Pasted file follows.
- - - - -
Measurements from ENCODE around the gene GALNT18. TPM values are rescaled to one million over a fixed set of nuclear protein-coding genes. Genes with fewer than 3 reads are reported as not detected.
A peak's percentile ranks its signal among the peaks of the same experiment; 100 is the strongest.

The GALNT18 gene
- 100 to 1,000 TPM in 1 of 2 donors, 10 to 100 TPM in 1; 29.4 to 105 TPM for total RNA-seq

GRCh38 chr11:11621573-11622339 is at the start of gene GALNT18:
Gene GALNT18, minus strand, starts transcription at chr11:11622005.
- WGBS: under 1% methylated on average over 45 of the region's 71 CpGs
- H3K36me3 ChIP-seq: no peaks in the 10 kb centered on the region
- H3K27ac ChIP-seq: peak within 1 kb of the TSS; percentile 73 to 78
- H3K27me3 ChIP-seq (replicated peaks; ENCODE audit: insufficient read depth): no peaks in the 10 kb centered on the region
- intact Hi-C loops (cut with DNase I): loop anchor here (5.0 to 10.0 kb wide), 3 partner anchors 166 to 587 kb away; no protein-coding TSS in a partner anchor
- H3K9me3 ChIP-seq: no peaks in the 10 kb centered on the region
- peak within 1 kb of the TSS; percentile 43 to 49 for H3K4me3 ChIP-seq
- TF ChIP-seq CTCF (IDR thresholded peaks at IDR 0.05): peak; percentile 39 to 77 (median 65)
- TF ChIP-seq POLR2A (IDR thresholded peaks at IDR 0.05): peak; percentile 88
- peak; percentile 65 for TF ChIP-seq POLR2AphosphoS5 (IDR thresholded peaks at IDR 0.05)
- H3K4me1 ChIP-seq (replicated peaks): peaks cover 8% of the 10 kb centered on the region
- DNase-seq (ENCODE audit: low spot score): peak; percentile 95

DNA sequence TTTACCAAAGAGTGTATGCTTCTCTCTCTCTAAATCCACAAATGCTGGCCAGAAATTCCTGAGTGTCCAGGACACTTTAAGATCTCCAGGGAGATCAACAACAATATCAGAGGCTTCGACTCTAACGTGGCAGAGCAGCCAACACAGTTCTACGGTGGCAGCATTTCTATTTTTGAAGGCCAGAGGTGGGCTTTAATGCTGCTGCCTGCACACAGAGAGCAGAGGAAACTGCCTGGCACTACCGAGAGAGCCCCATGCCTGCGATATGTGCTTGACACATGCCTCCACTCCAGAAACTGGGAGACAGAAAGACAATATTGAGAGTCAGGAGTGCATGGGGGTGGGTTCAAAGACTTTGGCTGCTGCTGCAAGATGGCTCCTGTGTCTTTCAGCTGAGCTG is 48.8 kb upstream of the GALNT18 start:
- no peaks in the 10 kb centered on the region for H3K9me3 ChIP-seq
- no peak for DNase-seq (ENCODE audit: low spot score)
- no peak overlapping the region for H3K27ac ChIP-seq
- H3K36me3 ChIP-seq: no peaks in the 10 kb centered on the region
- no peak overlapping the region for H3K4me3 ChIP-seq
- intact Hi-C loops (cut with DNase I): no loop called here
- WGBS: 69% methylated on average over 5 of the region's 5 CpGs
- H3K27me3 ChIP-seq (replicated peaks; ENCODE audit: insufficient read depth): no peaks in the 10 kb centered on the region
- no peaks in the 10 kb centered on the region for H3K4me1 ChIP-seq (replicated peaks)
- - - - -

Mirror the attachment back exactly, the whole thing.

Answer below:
Measurements from ENCODE around the gene GALNT18. TPM values are rescaled to one million over a fixed set of nuclear protein-coding genes. Genes with fewer than 3 reads are reported as not detected.
A peak's percentile ranks its signal among the peaks of the same experiment; 100 is the strongest.

The GALNT18 gene
- 100 to 1,000 TPM in 1 of 2 donors, 10 to 100 TPM in 1; 29.4 to 105 TPM for total RNA-seq

GRCh38 chr11:11621573-11622339 is at the start of gene GALNT18:
Gene GALNT18, minus strand, starts transcription at chr11:11622005.
- WGBS: under 1% methylated on average over 45 of the region's 71 CpGs
- H3K36me3 ChIP-seq: no peaks in the 10 kb centered on the region
- H3K27ac ChIP-seq: peak within 1 kb of the TSS; percentile 73 to 78
- H3K27me3 ChIP-seq (replicated peaks; ENCODE audit: insufficient read depth): no peaks in the 10 kb centered on the region
- intact Hi-C loops (cut with DNase I): loop anchor here (5.0 to 10.0 kb wide), 3 partner anchors 166 to 587 kb away; no protein-coding TSS in a partner anchor
- H3K9me3 ChIP-seq: no peaks in the 10 kb centered on the region
- peak within 1 kb of the TSS; percentile 43 to 49 for H3K4me3 ChIP-seq
- TF ChIP-seq CTCF (IDR thresholded peaks at IDR 0.05): peak; percentile 39 to 77 (median 65)
- TF ChIP-seq POLR2A (IDR thresholded peaks at IDR 0.05): peak; percentile 88
- peak; percentile 65 for TF ChIP-seq POLR2AphosphoS5 (IDR thresholded peaks at IDR 0.05)
- H3K4me1 ChIP-seq (replicated peaks): peaks cover 8% of the 10 kb centered on the region
- DNase-seq (ENCODE audit: low spot score): peak; percentile 95

DNA sequence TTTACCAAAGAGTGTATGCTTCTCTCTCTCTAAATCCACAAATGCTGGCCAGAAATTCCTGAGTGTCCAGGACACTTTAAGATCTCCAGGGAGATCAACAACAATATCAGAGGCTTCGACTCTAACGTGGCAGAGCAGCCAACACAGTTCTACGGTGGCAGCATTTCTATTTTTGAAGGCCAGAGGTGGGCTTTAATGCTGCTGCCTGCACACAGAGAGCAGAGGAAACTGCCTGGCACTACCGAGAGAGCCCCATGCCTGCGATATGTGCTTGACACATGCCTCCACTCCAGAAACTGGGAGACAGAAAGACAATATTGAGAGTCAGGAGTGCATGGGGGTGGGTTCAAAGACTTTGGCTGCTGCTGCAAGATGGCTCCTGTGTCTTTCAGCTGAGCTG is 48.8 kb upstream of the GALNT18 start:
- no peaks in the 10 kb centered on the region for H3K9me3 ChIP-seq
- no peak for DNase-seq (ENCODE audit: low spot score)
- no peak overlapping the region for H3K27ac ChIP-seq
- H3K36me3 ChIP-seq: no peaks in the 10 kb centered on the region
- no peak overlapping the region for H3K4me3 ChIP-seq
- intact Hi-C loops (cut with DNase I): no loop called here
- WGBS: 69% methylated on average over 5 of the region's 5 CpGs
- H3K27me3 ChIP-seq (replicated peaks; ENCODE audit: insufficient read depth): no peaks in the 10 kb centered on the region
- no peaks in the 10 kb centered on the region for H3K4me1 ChIP-seq (replicated peaks)